Even that will need some explaining to the great unwashed because as seen on Sunday in the international rugby match (England versus Italy) players don’t know the Laws!

If we say that refereeing is about delivering “no surprises” then we give them an Indirect Free Kick for the touching it twice before anyone else has, if we say our job is to teach them the Laws then we have a retake for the encroachment!

Now this is an extreme example and we wouldn’t dream of doing anything like this, would we?

But what happens with throw-ins in our games?

The Law states that the ball must be thrown back in where it left the field of play – do we enforce this or do we allow the players to take the throw-in where all of the players expect it from?

In other words for throw-ins do we go with answer 4) rather than 3)?

What about the simple Law about the goalkeeper can only hold the ball for 6 seconds and us applying that or where is the correct position for a defensive free-kick when both sides want to get on with it?

It is us applying the practical over the technical, isn’t it?

And that’s the real joy of refereeing, learning what we have to do in all situations to keep the game moving along to a fair conclusion as far as we’re concerned and as far as the players are concerned.

The Renegade Ref says “It’s the small things that count!”

I ended last week’s newsletter with the immortal refereeing words:

I guess the thing that will stand you in good stead is knowing that all decisions need to be sold all of the time.”

But that is only the start of it!

Two seasons back I went to watch a referee who was in the shake-up to get promoted and at the same ground a couple of weeks later I went to watch a referee who was in the “be careful, be very careful” category.

The first referee did get promoted at the end of the season and the other referee was “very careful” and is still on the list.

After watching the first referee strut his stuff – extremely well – I turned up to the second match thinking I was going to witness a train crash.

I didn’t witness any such thing – our “endangered” referee put on a very good performance, somuchso I could not understand why he was where he was on his merit list.

Now of course I may have been lucky and seen him on a good day, but I suspect not.

The difference between the two was how they went about selling their decisions and themselves.  Which leads me to talk about the silly things that you and I don’t give a second thought to.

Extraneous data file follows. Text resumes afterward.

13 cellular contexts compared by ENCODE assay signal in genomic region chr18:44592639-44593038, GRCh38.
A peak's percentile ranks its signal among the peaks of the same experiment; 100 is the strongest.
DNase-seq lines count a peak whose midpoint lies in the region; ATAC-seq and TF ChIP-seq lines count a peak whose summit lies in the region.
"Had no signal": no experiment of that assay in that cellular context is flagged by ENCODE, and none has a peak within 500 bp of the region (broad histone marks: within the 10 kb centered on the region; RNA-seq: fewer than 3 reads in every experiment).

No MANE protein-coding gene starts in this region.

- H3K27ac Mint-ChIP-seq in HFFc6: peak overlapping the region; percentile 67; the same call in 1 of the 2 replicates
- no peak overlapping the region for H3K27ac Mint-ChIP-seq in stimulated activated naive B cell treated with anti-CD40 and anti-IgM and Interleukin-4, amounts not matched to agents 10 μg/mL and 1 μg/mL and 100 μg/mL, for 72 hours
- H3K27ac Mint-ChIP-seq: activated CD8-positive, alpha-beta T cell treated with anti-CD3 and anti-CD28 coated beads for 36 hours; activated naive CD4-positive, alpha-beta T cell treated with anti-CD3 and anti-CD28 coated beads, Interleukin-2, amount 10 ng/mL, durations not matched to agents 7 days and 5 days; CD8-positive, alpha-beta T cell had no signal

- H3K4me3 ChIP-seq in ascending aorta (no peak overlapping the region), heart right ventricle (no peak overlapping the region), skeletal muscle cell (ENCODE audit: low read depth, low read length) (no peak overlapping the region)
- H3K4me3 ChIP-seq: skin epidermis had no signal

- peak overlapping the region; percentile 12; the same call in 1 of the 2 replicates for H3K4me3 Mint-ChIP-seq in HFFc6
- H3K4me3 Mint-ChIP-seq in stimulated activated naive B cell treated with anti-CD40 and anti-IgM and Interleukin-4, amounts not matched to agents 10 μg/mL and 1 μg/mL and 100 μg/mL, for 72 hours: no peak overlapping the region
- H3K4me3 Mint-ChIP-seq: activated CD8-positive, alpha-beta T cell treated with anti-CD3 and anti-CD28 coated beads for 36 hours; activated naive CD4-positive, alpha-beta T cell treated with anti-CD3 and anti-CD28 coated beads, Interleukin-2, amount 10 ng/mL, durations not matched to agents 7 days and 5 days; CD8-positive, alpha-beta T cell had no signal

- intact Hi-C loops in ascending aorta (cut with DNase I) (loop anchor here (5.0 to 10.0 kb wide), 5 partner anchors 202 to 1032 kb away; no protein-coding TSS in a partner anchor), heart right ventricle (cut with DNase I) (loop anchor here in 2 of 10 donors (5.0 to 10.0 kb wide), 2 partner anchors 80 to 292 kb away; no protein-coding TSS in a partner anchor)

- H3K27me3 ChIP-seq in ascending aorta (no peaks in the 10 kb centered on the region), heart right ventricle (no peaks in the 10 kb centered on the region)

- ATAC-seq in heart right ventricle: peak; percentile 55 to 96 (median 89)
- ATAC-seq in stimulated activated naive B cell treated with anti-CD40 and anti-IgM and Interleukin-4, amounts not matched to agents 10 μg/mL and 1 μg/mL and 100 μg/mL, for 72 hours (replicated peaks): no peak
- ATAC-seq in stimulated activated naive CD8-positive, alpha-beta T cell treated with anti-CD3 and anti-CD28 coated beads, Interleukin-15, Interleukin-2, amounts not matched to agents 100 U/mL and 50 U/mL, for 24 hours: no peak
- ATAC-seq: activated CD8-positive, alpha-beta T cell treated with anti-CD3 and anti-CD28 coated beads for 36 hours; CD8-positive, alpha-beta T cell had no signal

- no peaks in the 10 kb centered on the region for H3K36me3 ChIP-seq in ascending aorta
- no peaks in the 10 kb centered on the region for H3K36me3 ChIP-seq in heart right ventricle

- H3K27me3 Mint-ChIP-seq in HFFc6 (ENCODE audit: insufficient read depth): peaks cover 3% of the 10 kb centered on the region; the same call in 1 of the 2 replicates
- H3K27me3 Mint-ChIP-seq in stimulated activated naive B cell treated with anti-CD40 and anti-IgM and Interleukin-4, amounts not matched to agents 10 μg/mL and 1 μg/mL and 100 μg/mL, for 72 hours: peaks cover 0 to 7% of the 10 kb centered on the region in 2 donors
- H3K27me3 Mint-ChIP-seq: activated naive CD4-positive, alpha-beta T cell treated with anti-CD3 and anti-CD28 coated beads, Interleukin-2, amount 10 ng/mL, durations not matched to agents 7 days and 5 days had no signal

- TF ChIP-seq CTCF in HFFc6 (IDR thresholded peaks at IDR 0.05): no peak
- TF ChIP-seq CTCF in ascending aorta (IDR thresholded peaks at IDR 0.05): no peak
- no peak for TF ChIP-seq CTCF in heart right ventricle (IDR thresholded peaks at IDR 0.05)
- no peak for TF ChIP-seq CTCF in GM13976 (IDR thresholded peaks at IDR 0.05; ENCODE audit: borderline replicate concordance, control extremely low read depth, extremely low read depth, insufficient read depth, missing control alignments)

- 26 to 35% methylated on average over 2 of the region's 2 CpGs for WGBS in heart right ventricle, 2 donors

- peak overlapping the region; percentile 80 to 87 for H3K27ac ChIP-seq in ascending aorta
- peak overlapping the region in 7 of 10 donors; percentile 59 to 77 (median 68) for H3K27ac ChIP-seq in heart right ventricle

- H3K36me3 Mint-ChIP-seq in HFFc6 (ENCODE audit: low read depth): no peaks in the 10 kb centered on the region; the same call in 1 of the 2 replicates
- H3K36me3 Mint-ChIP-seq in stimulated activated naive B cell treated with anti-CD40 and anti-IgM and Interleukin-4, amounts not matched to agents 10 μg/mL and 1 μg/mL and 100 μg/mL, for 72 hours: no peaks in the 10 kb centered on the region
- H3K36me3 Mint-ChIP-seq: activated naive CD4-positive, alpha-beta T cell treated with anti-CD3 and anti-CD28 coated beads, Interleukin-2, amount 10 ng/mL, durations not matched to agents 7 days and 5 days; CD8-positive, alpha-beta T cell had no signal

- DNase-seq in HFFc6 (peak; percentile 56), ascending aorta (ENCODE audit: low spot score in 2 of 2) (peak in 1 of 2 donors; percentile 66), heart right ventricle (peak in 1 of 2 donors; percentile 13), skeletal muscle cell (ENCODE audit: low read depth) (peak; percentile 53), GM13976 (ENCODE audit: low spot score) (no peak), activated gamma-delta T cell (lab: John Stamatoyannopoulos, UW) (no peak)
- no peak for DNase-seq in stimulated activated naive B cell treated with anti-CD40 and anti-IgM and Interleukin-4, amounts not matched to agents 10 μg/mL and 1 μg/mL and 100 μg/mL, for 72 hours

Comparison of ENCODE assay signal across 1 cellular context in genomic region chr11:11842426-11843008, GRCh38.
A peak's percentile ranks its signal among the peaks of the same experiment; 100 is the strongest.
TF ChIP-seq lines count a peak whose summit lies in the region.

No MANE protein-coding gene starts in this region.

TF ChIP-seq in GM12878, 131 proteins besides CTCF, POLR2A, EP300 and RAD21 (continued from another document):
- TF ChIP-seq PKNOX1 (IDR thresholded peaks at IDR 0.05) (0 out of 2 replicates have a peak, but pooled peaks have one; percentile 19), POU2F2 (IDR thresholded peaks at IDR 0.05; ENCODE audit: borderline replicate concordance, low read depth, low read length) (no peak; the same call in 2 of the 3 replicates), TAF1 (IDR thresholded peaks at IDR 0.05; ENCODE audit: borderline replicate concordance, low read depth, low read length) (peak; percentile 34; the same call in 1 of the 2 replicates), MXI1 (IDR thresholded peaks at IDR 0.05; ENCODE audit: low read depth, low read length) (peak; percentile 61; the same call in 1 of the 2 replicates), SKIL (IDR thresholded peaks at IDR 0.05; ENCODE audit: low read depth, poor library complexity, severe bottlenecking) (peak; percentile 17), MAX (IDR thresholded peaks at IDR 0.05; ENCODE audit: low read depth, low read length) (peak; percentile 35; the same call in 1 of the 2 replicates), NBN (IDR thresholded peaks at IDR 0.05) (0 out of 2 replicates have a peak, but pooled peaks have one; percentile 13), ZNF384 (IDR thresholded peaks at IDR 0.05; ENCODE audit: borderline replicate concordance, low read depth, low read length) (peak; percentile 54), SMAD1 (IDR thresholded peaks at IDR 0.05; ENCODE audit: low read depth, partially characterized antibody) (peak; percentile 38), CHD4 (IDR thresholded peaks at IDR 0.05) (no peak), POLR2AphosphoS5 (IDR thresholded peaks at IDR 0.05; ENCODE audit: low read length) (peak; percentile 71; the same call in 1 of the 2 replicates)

Such as: your e-mail back to the club secretary; the time you arrive at the match; your method of announcing that you’re there; your reading of the League Rules and your application of them, etc, etc.

This week I want to talk about the referee who turned up at a game and he had shoes that could do with a lick of polish and trousers that could have been improved by looking at a press plus of course, wearing a tracksuit jacket at the wrong level does nothing for how your refereeing is perceived.

I’m not kidding here: club secretaries will make their decision on your performance on how you present yourself to them.  The home club person will be so busy running the ground they will barely have time to see your performance.

Our referee who got promoted opened the door to the Club Secretary, whereas the other referee just shouted out “come” when the door was knocked by the secretary.  Now maybe it didn’t change a thing – but why run the risk?

Make sure that you treat everyone with respect and dignity, make sure you have clean shoes, football boots, kit and outdoor clothes and make sure you look correct at the level you’re officiating at.

If you turn up at Hackney Marshes in a tuxedo or at Old Trafford in a pair of swimming trunks you are asking for the secretary to mark you badly!

Think about how you’re perceived by everyone, ignore what your peers are doing and you should make it to the very top!

Oh and I forgot to mention: remember to look well groomed! I would say clean shaven but if you’re sporting a “full set” it doesn’t need to be shaved off, but two days growth looks like you couldn’t be bothered.


Category: Blog, The Renegade